“I just want to say, you know, can we all get along? Can we get along? Can we stop making it horrible for the older people and the kids?”
Rodney King, 1992
I first met Hanley Norins in 1977 when I was rebuilding the Sea Gull Restaurant after the fire that destroyed it. Hanley was an advertising executive with Young & Rubicam and was responsible for several memorable jingles such as “Brylcreem, a little dab’ll do ya.” I was introduced to Hanley by my architect, David Clayton. Sadly both have passed away since then.
Let’s admit it, democracy as we once knew it in America, is broken. Given the disfunction of the U.S. Government, which (let’s be honest) is a reflection of the division of the American people, I have been thinking of a technique that Hanley taught me. The technique is designed to bring people together to make better decisions. The technique can apply to individuals, families, groups and perhaps even our government.
Consider these two questions.
Do we want democracy to work or not?
Are we willing to negotiate and compromise to make it work?
If we can’t answer yes to these two questions and really mean it, then not only is democracy broken but it is not at all clear that it can be repaired.
Hanley Norins was of the opinion that there is only one distinctive trait in a highly creative person-the ability to associate. Given a particular problem, this individual can immediately begin to associate “hundreds and thousands and millions of symbols that may lead to an ideal solution.”
Incentives today work against democracy and compromise. Politicians are at the mercy of voters many of whom are angry, selfish, complacent or uninformed. That’s on us, not on our politicians or some abstract idea of ‘government.’
Social media, 24 hour news streaming, money, purity tests—these are all part of the angry and chaotic environment we see today.
So, what is the technique I learned from Hanley Norins? This long quote from Marketing For Dummies by Craig Smith and Alexander Hiam explains the technique in detail.
These ideas aren’t likely to be adopted by the average company, but they do illustrate the spirit of brainstorming, which is to set aside your criticisms and have some fun generating ideas. The rules (which you must tell the group beforehand) are as follows:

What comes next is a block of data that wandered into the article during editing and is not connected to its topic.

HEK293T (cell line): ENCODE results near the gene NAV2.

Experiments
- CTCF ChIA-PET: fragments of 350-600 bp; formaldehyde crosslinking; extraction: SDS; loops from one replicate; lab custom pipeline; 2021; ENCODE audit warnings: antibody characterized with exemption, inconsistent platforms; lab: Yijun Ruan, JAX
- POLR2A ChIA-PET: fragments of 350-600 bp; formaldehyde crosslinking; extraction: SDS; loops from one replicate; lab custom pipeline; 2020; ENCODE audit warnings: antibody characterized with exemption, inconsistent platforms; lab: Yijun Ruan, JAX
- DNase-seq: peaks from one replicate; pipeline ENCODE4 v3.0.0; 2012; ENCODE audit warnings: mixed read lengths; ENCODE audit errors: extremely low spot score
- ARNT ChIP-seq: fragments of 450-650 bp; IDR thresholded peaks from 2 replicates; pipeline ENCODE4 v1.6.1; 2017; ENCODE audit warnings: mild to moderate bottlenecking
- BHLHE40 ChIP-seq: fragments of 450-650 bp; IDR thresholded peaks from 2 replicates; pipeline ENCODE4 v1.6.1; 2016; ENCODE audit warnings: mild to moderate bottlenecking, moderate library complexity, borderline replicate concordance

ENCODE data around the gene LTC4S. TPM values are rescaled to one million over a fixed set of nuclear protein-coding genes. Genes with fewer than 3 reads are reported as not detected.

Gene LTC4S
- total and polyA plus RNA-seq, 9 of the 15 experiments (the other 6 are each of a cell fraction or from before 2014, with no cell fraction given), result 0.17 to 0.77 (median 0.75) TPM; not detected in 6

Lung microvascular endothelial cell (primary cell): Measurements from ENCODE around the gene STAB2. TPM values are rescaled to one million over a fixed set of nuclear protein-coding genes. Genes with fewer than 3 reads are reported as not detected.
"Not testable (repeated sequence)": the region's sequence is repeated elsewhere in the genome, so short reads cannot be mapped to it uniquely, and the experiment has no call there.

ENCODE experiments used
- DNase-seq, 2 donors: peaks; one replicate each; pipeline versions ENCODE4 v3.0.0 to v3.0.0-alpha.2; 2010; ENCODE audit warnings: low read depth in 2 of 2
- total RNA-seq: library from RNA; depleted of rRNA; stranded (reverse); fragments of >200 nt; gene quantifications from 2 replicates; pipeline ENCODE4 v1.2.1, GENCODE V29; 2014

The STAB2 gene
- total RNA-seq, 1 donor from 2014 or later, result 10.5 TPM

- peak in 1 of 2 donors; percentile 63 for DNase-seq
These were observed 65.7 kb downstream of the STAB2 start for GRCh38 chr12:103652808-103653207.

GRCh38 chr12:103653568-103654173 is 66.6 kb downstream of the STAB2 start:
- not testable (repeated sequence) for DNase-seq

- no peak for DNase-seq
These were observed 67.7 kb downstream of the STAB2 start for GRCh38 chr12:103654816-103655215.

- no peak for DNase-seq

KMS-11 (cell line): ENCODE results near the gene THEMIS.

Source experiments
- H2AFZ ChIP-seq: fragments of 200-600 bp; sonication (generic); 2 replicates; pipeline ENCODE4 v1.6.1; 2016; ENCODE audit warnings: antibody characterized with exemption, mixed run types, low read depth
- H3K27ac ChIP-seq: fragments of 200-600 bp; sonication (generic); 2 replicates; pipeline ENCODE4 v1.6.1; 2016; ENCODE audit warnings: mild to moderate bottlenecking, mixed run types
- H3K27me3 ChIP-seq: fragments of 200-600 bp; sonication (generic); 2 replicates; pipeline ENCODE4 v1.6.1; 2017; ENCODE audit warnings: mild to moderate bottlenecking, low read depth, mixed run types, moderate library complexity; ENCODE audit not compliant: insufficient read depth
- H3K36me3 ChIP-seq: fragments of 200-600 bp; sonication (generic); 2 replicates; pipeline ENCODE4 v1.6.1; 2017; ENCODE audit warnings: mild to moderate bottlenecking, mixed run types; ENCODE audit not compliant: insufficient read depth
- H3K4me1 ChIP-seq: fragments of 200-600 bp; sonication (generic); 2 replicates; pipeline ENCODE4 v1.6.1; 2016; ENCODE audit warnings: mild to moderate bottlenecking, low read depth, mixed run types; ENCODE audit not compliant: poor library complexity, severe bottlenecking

Quantity, not quality is what matters. Generate as many ideas as possible.
No member of the group can criticize another member’s suggestion. No idea is too wild to not write down, and you can even go as far as keeping a water gun on hand and squirting the naysayer.
No one person ‘owns’ any of the ideas. Everyone builds off of each other’s ideas.
Don’t let your group just go through the motions of brainstorming. To really get in the spirit of it, they have to free associate – to allow their minds to wander from current ideas to whatever new ideas first pop up, no matter what the association between the old and new idea may be.
Question brainstorming is another way to generate novel questions that can provoke your group into thinking more creatively. This technique follows the same rules as brainstorming, but you instruct the group to think of questions rather than ideas.
For example, if you need to develop an exhibition stand that draws more prospects in, the group may think of the following kinds of questions:
Do bigger stands draw in more people than smaller ones?
Which stands drew the most people at the last trade show?
Are all visitors equal or do we want to draw only certain types of visitors?
Will the offer of a resting place and a free coffee do the trick?
After getting these questions from the group, you get the job of answering them and seeing how those answers can help you create a new and successful exhibition booth.
Wishful thinking is a technique suggested by Hanley Norins of the ad agency Young and Rubicam. It follows the basic rules of brainstorming, but with the requirement that all statements start with I wish.
The sort of statements you get from this activity often prove useful for developing advertising or other marketing communications.
If you need to bring some focus to the list to make it more relevant to your marketing, just state a topic for people to make wishes about. For example, you can say “Imaging that the Exhibition Fairy told you that all your wishes can come true as long as they have to do with the company’s stand.”
Analogies are a great creativity device. You may not think we’re serious because the idea sounds so trivial. But we define creativity as making unobvious combinations of ideas. A good analogy is just that.
To put analogies to work for you, ask your group to think of things similar to the subject or problem you’re thinking about. For example, you may ask a group to brainstorm analogies for your product as a source of inspiration for creating new advertisements about that product. At first, group members will come up with conventional ideas but they’ll soon run out of these obvious answers and must create fresh analogies to continue.
So, whether or not it is naive on my part, I humbly propose that we all and especially our leaders, consider Hanley’s techniques as we move forward with our complicated unique democracy. Maybe, just maybe, it will help.
As President Lyndon Johnson liked to say quoting from Isaiah 1:18 “Come, let us reason together.”